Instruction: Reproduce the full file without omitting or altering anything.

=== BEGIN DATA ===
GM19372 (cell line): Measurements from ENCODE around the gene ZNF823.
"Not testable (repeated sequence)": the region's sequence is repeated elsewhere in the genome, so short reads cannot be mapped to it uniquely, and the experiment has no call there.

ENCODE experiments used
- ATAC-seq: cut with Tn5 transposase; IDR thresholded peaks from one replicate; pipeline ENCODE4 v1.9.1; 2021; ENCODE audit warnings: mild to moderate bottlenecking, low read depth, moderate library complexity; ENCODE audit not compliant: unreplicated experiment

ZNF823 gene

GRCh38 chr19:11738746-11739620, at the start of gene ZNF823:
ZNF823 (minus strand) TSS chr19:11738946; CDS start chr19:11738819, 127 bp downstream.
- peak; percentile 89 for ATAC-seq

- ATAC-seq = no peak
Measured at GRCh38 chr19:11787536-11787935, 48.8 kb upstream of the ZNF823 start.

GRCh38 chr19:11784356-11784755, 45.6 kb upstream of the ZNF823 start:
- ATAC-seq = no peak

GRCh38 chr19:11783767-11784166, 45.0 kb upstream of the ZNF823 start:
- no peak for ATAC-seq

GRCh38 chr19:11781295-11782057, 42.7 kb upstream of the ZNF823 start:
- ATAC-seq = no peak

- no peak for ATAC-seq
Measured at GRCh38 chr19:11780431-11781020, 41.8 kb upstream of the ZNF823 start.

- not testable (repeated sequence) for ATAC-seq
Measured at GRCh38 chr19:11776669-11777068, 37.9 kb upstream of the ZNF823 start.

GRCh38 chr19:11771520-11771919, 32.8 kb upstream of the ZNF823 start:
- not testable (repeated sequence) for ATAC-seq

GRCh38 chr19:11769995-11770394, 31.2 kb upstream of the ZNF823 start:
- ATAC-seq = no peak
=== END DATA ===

GM19372 (cell line): Measurements from ENCODE around the gene ZNF823.
"Not testable (repeated sequence)": the region's sequence is repeated elsewhere in the genome, so short reads cannot be mapped to it uniquely, and the experiment has no call there.

ENCODE experiments used
- ATAC-seq: cut with Tn5 transposase; IDR thresholded peaks from one replicate; pipeline ENCODE4 v1.9.1; 2021; ENCODE audit warnings: mild to moderate bottlenecking, low read depth, moderate library complexity; ENCODE audit not compliant: unreplicated experiment

ZNF823 gene

GRCh38 chr19:11738746-11739620, at the start of gene ZNF823:
ZNF823 (minus strand) TSS chr19:11738946; CDS start chr19:11738819, 127 bp downstream.
- peak; percentile 89 for ATAC-seq

- ATAC-seq = no peak
Measured at GRCh38 chr19:11787536-11787935, 48.8 kb upstream of the ZNF823 start.

GRCh38 chr19:11784356-11784755, 45.6 kb upstream of the ZNF823 start:
- ATAC-seq = no peak

GRCh38 chr19:11783767-11784166, 45.0 kb upstream of the ZNF823 start:
- no peak for ATAC-seq

GRCh38 chr19:11781295-11782057, 42.7 kb upstream of the ZNF823 start:
- ATAC-seq = no peak

- no peak for ATAC-seq
Measured at GRCh38 chr19:11780431-11781020, 41.8 kb upstream of the ZNF823 start.

- not testable (repeated sequence) for ATAC-seq
Measured at GRCh38 chr19:11776669-11777068, 37.9 kb upstream of the ZNF823 start.

GRCh38 chr19:11771520-11771919, 32.8 kb upstream of the ZNF823 start:
- not testable (repeated sequence) for ATAC-seq

GRCh38 chr19:11769995-11770394, 31.2 kb upstream of the ZNF823 start:
- ATAC-seq = no peak